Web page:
3D Print ANY Landscape. Right Now!

By on November 16th, 2014 in Service

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Some people like to 3D print landscapes. You know, mountains, rivers, lakes and the rest. But where do you get the 3D data for it? We found a service that can do so. 

The Terrain2STL STL Generator, created by GitHub user “ThatcherC” provides a fantastically simple method of generating STL for arbitrary landscapes. 

As you can see in this image, you simply browse around a Google map and select the zone you’d like to have STL’d. With the press of a button, you have a downloaded STL file – ready for printing. 

The map above is for the Kelowna, British Columbia area. We picked that as a test location because it’s not only a very beautiful place, it’s also quite lumpy there. In the image at top you can see the resulting STL file generated for the Kelowna grid we selected.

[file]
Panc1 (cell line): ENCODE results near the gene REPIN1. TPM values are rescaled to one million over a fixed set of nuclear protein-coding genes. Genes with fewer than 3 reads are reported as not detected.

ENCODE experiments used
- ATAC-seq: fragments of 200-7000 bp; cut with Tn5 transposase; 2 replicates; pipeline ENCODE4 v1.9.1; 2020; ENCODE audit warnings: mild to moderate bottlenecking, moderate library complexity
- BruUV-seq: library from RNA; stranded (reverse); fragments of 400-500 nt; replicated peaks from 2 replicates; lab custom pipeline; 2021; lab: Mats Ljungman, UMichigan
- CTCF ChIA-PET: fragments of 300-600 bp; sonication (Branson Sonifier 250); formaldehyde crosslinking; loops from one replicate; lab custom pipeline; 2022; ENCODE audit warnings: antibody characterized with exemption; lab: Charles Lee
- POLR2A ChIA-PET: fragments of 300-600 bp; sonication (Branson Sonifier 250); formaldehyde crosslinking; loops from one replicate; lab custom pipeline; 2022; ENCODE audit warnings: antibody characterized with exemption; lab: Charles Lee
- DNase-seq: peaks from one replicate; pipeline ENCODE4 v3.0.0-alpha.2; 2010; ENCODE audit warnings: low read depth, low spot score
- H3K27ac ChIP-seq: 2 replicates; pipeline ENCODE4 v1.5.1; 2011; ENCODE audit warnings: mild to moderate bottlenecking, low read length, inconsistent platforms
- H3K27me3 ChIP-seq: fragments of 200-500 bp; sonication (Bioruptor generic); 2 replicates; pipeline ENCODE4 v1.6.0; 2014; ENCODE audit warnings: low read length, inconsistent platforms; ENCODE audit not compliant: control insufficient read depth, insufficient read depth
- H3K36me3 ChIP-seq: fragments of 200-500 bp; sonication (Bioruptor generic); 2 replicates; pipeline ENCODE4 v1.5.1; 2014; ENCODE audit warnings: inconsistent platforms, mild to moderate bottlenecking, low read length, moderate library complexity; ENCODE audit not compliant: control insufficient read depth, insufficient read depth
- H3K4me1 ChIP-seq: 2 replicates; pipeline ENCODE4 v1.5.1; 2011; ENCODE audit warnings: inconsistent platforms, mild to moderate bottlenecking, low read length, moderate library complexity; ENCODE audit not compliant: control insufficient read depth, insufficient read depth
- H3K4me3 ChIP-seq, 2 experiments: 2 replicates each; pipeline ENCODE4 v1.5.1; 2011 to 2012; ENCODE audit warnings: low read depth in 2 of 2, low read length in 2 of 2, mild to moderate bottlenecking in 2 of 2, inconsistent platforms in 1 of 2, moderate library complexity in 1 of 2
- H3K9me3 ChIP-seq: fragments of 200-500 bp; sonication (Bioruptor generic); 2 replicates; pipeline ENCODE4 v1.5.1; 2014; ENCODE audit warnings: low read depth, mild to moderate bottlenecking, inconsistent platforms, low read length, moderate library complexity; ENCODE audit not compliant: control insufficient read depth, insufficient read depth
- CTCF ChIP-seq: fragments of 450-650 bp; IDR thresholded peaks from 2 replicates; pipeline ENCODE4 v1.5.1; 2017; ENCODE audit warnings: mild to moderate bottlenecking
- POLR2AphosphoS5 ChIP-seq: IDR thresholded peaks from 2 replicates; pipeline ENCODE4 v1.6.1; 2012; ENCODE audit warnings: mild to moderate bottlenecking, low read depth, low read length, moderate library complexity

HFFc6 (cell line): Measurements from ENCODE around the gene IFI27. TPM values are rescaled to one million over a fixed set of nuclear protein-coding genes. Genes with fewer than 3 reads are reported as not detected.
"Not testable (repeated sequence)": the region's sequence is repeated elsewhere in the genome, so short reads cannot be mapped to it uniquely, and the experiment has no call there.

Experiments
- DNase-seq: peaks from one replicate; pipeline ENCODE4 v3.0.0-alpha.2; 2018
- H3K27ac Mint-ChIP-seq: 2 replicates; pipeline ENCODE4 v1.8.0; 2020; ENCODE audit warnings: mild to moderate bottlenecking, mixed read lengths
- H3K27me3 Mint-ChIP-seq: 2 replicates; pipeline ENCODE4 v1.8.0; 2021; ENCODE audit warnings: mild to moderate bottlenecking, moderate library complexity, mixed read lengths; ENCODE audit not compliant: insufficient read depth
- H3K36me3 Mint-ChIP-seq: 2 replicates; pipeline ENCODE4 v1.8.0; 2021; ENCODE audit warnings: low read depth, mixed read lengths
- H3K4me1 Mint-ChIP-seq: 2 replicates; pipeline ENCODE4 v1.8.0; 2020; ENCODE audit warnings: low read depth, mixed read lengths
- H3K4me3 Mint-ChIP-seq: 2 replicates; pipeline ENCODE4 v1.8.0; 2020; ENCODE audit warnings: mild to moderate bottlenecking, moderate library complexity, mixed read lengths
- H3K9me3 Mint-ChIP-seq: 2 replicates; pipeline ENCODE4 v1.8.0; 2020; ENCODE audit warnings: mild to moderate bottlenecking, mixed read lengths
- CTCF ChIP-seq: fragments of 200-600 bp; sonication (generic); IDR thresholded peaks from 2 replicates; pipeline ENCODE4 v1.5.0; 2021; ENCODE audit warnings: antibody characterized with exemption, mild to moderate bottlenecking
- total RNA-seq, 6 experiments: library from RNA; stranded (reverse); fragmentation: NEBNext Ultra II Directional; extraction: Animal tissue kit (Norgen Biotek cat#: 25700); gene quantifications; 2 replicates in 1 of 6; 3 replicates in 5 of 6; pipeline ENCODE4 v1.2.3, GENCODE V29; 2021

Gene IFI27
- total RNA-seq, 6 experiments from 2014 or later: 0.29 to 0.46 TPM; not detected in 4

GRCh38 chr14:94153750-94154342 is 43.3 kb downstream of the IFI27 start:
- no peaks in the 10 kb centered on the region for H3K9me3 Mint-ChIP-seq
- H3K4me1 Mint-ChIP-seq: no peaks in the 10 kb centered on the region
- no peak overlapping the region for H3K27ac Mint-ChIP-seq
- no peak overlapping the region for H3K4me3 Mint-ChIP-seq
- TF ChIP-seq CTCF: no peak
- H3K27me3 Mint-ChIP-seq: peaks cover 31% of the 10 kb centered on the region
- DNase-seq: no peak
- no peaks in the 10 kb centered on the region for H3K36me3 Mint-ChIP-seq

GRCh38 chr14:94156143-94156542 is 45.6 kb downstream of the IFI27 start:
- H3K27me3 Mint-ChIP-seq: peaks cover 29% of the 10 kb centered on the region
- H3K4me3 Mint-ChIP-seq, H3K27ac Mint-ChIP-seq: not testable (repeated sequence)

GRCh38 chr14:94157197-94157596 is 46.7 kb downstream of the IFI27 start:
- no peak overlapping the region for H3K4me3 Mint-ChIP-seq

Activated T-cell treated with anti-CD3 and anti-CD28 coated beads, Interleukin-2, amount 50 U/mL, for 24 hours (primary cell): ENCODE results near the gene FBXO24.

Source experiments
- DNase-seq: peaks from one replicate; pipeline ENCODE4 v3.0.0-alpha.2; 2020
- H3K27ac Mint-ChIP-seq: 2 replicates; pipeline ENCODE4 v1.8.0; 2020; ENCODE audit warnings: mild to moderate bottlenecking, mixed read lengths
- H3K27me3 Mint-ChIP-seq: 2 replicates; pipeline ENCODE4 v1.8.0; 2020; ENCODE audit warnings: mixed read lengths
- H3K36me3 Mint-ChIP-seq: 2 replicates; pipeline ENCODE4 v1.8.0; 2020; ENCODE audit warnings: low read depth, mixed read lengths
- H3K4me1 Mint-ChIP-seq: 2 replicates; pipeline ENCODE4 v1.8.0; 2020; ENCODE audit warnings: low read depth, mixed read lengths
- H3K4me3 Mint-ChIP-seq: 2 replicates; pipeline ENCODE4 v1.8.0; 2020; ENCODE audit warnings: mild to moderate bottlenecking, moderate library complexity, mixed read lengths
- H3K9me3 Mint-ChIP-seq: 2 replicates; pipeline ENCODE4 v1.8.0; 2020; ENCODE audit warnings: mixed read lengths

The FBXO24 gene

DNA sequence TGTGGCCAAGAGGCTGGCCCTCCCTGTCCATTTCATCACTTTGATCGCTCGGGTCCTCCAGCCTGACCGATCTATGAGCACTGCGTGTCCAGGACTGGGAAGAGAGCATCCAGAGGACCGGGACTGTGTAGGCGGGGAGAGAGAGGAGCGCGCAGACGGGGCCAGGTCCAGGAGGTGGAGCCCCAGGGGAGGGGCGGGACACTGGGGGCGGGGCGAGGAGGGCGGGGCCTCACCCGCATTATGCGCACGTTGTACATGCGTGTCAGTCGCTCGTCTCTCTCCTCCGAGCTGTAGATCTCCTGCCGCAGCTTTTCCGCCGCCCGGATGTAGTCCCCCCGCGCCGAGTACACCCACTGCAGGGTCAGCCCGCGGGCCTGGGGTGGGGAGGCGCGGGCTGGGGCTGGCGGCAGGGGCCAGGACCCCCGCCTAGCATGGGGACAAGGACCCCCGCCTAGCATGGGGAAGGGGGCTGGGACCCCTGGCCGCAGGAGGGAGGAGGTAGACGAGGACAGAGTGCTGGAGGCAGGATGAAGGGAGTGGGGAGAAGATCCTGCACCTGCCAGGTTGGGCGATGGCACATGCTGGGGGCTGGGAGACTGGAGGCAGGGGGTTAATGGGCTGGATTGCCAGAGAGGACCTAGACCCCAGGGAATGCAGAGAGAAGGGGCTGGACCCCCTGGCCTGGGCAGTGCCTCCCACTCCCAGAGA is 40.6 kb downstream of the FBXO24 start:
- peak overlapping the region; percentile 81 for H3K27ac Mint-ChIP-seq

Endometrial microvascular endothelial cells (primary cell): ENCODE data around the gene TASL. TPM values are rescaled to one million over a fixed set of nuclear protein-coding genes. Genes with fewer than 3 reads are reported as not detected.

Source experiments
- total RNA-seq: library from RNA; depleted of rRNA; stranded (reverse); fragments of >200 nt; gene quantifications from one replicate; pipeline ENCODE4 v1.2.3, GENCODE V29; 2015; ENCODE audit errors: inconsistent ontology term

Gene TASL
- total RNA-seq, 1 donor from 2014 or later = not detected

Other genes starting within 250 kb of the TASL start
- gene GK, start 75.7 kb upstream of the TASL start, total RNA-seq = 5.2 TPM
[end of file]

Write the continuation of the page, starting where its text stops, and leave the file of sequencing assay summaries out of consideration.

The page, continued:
Some advice: 

  • The service does not permit maps to cross “grid boundaries”. If you wish to do so, simply generate multiple STLs and stick them together in your 3D modeling tool. 
  • This service looks like an experimental version. It runs with an IP address only – not a domain name as far as we can tell, on Google servers. It may disappear or get clogged up. 
  • Pick the largest possible area, because tighter locations do not provide additional STL detail. The smallest selections will appear quite lo-poly.
  • Do not print these models hollow! While you can often get away printing hollow models, the irregular top surface will defeat your hollow aspirations. Pick at least 10% fill to ensure you provide internal support for all those nooks and crannies.  
  • It turns out that most of the world is actually quite flat – who knew? Pick interesting areas to print. 

ThatcherC, whoever you are, we, the world of 3D printing thanks you. 

Via Google

By Kerry Stevenson

Kerry Stevenson, aka "General Fabb" has written over 8,000 stories on 3D printing at Fabbaloo since he launched the venture in 2007, with an intention to promote and grow the incredible technology of 3D printing across the world. So far, it seems to be working!